Many of us who spend a lot of money to enjoy limited time off do not care to be told how to spend that time, particularly if that place is far away and expensive and difficult to get to, and might consist of only a single visit.
sylvia3 is online now  
Jul 20th, 2016, 11:40 AM
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cin cin slyvia3

mozel
Inakauaidavidababy is online now  
Jul 20th, 2016, 12:03 PM
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I have to agree with Sylvia. On our last visit, we spent 10 nights on the BI and barely sat down. We only lounged on a beach for two hours...and I was bored the entire time. We were otherwise on the go the entire time--and loved it. Now, I'm sure many people go the islands just to relax, but it's not for everyone.
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Jul 21st, 2016, 08:36 AM
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OK, maybe people *return* to Hawaii to 'go with the flow'. LOL My family 'did' four islands in two weeks -- back when it took you only an hour to 'island hop'. We never did that again, but today's NCL cruise is one way of doing the same 'sampling'. (On future trips we decided that two weeks per island was best return on the long and expensive flights there and back.)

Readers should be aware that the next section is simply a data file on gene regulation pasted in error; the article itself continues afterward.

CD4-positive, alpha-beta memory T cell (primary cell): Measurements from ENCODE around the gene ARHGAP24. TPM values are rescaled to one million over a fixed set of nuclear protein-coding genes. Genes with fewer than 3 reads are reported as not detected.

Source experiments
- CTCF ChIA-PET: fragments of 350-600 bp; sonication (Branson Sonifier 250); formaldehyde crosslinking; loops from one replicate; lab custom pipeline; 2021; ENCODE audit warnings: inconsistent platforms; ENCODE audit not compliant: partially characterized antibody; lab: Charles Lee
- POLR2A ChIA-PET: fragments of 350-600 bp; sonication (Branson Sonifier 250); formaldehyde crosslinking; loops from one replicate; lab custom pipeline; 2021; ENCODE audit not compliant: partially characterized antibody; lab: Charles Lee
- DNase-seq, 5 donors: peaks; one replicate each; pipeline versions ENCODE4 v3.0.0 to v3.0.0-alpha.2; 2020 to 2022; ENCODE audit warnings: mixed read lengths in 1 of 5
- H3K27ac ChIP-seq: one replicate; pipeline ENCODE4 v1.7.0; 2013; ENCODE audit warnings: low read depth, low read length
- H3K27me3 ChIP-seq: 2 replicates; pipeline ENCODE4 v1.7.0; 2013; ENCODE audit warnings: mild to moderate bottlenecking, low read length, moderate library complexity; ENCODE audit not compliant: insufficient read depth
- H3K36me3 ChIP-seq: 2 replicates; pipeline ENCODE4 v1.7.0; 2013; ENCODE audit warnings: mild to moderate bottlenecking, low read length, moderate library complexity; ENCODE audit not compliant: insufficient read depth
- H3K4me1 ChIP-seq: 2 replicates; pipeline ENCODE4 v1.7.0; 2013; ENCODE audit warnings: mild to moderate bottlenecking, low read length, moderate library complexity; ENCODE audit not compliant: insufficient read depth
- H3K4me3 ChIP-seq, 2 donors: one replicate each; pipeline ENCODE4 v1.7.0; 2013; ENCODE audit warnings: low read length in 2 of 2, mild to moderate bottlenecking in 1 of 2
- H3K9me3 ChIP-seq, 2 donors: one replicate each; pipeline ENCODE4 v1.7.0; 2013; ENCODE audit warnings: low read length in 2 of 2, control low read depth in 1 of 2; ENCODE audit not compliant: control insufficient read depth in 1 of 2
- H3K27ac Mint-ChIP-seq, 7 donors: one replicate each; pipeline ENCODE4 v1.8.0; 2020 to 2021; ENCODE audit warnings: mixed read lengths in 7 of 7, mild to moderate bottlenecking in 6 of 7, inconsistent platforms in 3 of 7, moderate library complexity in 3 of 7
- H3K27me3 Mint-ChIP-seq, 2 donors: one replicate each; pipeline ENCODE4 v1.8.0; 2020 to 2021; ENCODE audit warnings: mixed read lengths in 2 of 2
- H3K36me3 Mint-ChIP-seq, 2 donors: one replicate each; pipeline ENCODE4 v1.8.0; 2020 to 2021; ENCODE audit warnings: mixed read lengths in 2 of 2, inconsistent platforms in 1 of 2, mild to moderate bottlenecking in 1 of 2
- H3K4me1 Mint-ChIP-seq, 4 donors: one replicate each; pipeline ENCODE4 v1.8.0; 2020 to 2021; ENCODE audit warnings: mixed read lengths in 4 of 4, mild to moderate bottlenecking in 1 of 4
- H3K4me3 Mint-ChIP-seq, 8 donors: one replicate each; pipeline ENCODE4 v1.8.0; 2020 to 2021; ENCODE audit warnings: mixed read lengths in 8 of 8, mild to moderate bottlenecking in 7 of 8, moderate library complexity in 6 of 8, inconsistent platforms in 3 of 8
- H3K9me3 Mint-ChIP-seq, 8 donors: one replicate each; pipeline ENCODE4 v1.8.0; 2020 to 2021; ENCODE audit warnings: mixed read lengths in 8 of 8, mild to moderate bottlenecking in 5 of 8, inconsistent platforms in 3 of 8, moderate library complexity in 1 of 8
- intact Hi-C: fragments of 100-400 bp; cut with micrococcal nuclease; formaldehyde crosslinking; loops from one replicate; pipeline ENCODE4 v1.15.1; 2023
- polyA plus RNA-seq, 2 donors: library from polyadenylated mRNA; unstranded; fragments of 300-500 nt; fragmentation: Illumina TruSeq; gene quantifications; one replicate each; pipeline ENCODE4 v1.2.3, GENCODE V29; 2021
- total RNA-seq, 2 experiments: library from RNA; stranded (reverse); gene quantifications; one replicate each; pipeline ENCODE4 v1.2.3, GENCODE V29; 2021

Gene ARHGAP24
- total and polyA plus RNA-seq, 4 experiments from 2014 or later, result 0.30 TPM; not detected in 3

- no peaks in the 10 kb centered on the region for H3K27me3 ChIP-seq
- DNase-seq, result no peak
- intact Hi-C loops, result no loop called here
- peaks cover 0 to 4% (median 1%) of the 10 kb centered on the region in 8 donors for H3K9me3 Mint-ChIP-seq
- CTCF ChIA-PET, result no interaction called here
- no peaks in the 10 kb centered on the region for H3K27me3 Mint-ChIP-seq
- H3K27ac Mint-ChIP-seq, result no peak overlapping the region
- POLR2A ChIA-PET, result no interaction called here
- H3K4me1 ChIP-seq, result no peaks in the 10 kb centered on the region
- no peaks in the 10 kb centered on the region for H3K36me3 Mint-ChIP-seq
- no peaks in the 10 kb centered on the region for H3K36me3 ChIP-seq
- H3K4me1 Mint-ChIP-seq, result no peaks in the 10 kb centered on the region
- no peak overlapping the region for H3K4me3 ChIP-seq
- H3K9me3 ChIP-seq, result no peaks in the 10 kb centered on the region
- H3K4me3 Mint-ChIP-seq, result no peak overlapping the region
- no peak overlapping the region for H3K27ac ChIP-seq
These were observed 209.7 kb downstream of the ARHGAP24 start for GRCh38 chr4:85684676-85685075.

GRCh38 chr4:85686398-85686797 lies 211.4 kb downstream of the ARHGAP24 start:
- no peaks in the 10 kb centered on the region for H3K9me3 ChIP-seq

I find a lot of Aloha in Hawaii. Even if you don't agree about Aloha, Island Time is indisputably in force, and it is not conducive to checklist travel. Hours 'in transit' do steal disproportionate time from a visit.

indyhiker -- Ten nights is perfect for a first visit to Big Island. This poster wants to visit FOUR islands in eleven nights. Nobody has to spend hours snorkeling. However, if you are always 'moving on' you risk experiencing nothing -- and remembering a blur. A checklist visitor will also be frustrated with Island Time.
ChiSue is offline  
Jul 21st, 2016, 09:08 AM
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"Island Time" is a false construct.